What is happening in Liberia is immoral, unjust and evil. The money the president allowed to be misused from the country by her disciples at the Ministry of Finance through the quasi Private Sector Development Initiative (PSDI) loan program and from various other government agencies could have been put to better use by buying CT scans so that Liberian children’s lives can be saved.

May God bless our country, our president and lead her to see the light so that people abroad, mainly in Western countries, will not have to do GoFundMe to have a CT scan in a country where millions of dollars are stolen and shipped abroad every day.

HELP THESE CHILDREN! Greta Van Susteren – Renowned American TV Host Supporting campaign for CT scan in Liberia

You did it. So many of you saved Sampson’s life. His skull was filled with tumors – not just disfigurement – but the tumors had destroyed his left eye and were soon to grow to destroy his right eye and blind him totally. With the help of so many just contributing a few dollars on a prior go fund me campaign, we all brought him to the USA and he had surgery at Mayo Clinic and now is back in his home nation of Liberia, handsome and most importantly, his life and vision saved. It was one of the most enriching projects – not just because we saved his life – but because so many of us worked together to do it.
The generosity of so many to help Sampson was breathtaking which now brings me to this and you won’t believe this: Liberia does not have a CT scan which, had they had a CT scan years ago (like you do in your community hospital just down the street), the docs would have diagnosed Sampson’s problem early and prevented so much hardship and so many surgeries.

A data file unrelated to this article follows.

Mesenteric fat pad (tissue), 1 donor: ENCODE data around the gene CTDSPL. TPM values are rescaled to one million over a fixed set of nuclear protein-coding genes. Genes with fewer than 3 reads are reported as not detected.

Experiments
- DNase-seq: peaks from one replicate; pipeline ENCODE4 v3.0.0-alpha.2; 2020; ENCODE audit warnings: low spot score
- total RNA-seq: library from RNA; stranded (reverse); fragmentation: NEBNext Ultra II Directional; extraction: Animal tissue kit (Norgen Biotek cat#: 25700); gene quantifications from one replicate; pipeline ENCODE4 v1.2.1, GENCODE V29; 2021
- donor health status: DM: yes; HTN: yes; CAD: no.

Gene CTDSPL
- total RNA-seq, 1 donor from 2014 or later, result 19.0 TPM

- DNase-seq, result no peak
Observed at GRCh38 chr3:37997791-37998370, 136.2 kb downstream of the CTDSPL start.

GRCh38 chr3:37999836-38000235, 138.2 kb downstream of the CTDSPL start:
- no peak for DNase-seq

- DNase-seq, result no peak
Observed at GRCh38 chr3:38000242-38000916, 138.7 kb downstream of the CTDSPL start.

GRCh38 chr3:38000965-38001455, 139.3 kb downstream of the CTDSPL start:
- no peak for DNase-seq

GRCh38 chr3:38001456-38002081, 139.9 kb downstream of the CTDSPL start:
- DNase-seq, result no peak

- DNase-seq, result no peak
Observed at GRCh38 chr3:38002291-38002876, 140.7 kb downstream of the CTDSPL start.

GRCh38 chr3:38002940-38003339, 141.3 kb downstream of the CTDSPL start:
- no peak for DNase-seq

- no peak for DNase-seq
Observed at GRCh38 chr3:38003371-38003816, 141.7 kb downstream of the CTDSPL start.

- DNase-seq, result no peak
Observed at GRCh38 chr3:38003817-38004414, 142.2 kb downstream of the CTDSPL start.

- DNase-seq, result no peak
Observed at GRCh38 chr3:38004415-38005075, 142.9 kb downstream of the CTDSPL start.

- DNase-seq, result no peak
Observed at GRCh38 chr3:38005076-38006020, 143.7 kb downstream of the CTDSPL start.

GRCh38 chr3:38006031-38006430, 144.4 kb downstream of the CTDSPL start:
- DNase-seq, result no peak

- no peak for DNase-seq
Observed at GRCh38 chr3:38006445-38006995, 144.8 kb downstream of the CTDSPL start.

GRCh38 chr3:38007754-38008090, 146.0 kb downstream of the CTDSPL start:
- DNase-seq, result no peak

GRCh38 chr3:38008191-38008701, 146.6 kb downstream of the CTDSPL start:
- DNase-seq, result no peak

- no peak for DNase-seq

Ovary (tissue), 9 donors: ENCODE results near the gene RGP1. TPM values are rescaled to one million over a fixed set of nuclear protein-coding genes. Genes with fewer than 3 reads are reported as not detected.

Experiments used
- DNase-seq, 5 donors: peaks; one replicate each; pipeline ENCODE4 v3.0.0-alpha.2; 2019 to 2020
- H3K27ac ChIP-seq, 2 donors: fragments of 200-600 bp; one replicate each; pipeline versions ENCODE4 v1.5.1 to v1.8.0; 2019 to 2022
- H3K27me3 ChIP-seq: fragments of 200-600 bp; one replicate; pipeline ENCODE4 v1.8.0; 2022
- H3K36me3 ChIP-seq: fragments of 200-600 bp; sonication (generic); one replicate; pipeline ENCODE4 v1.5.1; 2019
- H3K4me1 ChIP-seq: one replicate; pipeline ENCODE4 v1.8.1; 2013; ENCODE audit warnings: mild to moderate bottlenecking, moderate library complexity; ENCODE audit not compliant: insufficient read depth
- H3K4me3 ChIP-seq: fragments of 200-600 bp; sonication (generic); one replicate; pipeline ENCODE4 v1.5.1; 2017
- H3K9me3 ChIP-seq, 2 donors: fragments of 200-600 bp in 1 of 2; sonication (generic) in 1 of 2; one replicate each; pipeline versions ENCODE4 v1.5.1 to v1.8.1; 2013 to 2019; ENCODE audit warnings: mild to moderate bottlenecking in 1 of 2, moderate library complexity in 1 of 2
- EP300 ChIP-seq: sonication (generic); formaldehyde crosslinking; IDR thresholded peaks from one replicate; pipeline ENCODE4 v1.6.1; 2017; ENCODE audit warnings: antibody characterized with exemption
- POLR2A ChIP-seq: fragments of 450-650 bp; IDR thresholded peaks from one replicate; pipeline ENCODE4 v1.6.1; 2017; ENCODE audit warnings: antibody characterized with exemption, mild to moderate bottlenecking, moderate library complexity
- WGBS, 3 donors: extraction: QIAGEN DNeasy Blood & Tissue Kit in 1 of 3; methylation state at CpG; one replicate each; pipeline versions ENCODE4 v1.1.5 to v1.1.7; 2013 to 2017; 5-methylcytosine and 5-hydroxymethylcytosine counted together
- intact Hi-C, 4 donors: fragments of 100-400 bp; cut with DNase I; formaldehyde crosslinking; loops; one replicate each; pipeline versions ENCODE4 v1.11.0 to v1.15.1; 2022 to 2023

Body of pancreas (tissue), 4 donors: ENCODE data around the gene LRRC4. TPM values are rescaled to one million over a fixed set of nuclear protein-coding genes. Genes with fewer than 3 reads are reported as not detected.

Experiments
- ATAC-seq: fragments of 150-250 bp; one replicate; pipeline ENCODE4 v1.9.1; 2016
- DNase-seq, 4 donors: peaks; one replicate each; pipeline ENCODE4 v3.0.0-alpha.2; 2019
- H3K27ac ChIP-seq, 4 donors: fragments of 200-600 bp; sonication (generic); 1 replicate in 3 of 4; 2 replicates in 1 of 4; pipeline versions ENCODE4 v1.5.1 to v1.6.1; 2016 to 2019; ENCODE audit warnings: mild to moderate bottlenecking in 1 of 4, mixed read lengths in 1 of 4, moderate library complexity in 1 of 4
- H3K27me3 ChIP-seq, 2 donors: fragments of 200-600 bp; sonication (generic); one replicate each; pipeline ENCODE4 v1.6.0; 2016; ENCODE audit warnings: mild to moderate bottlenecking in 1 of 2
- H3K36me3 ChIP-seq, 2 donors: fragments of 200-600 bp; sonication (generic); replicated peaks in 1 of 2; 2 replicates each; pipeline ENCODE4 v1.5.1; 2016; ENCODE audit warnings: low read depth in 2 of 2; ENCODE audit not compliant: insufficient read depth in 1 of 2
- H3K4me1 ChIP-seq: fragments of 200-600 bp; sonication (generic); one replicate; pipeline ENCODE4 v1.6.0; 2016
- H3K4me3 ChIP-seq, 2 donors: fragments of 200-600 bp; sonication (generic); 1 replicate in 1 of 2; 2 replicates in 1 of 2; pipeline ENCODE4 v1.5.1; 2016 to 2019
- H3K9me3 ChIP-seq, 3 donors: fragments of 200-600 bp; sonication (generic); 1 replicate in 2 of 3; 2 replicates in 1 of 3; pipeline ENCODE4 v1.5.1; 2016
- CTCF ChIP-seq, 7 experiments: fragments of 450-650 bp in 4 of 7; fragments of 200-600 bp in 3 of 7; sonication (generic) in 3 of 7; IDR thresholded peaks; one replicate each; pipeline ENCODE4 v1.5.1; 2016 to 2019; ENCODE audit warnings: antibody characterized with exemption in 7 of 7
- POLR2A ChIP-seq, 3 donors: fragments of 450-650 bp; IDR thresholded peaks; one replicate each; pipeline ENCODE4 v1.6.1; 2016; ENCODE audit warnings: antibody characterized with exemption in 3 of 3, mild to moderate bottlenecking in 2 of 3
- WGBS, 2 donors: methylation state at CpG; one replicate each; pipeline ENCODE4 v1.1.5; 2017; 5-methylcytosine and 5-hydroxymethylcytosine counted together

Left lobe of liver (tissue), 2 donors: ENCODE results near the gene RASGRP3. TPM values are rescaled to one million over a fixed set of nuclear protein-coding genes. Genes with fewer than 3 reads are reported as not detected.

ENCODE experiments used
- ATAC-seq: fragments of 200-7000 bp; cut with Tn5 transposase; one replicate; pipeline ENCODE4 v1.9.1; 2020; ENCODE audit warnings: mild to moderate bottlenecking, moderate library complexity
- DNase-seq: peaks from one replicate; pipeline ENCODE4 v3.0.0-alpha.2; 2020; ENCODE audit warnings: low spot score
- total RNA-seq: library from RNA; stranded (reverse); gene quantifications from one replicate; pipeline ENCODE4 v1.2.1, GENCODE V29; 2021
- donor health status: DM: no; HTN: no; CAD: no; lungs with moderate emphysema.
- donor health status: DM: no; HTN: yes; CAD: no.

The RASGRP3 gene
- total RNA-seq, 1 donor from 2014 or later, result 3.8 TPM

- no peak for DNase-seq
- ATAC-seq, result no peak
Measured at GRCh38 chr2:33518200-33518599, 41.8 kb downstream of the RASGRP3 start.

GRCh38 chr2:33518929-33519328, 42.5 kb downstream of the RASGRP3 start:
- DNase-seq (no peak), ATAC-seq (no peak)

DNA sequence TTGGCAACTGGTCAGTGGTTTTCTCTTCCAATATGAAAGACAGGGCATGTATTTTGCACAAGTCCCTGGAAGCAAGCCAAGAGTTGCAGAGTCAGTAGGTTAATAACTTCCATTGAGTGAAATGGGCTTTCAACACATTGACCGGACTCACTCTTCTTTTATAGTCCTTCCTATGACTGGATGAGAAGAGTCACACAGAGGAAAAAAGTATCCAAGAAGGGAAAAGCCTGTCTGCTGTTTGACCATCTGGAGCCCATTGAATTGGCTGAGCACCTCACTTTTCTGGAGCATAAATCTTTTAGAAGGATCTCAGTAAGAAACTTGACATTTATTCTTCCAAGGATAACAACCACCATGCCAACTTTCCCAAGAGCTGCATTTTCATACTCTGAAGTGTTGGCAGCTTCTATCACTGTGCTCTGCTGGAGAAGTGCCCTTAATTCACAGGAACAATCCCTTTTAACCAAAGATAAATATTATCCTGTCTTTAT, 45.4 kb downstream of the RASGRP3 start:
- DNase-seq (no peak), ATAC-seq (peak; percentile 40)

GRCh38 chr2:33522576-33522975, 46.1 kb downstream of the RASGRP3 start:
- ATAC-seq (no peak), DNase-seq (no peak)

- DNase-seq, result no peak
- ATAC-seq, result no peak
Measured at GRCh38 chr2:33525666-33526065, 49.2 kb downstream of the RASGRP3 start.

There are American doctors in Liberia but without that basic diagnostic tool (CT scan) those doctors have ‘one armed tied behind their backs’ and thousands suffer and problems like Sampson’s spiral out of control. They just need a CT scan.

When we brought Sampson back to Liberia in May after his surgeries in the USA, I visited Samaritans Purse newly built hospital in Monrovia. I said, “If I raise the money for a CT scan, would that make a difference?” The American doctor said I had no idea what a CT scan would do for Liberia! I then spoke to Reverend Franklin Graham. We agreed – I would raise the money for the CT scan ($275k) and he would pay for the electrical work, training, building, staffing etc. to make it operable to save lives. Reverend Graham’s cost is $300k so I got the much better deal. 🙂

So now I turn to you….will you help? It will change and save lives and won’t take much individually because together we can do so much. I will start. I will give first. I am not just one of those who ask others to give and I don’t give. I just gave $10,000 to show you my extreme dedication to this important project. I am not certainly not asking you to give $10,000 (I have a job and can do that amount and should give that to show you my passion for this project) — but I am asking you for $10. If enough people give $10 — or more — we will do this.

This is a chance for all of us to once again work together for an incredible project. Think about it — we only need 26,500 people (my FB page has more than 1.2 million) to give $10.00 and we change the nation of Liberia. And yes, of course, if you want to give more, have at it! Please also tell your friends about this project.

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Jones Nhinson Williams

Jones Nhinson Williams is a Liberian philosopher (born in Pleebo, Maryland County but hailed from River Gee County) firmly educated by the Catholic Church. He is an American trained public policy, labor market information, strategic management, and workforce development professional with accomplished global experience in job creation and institutional governance.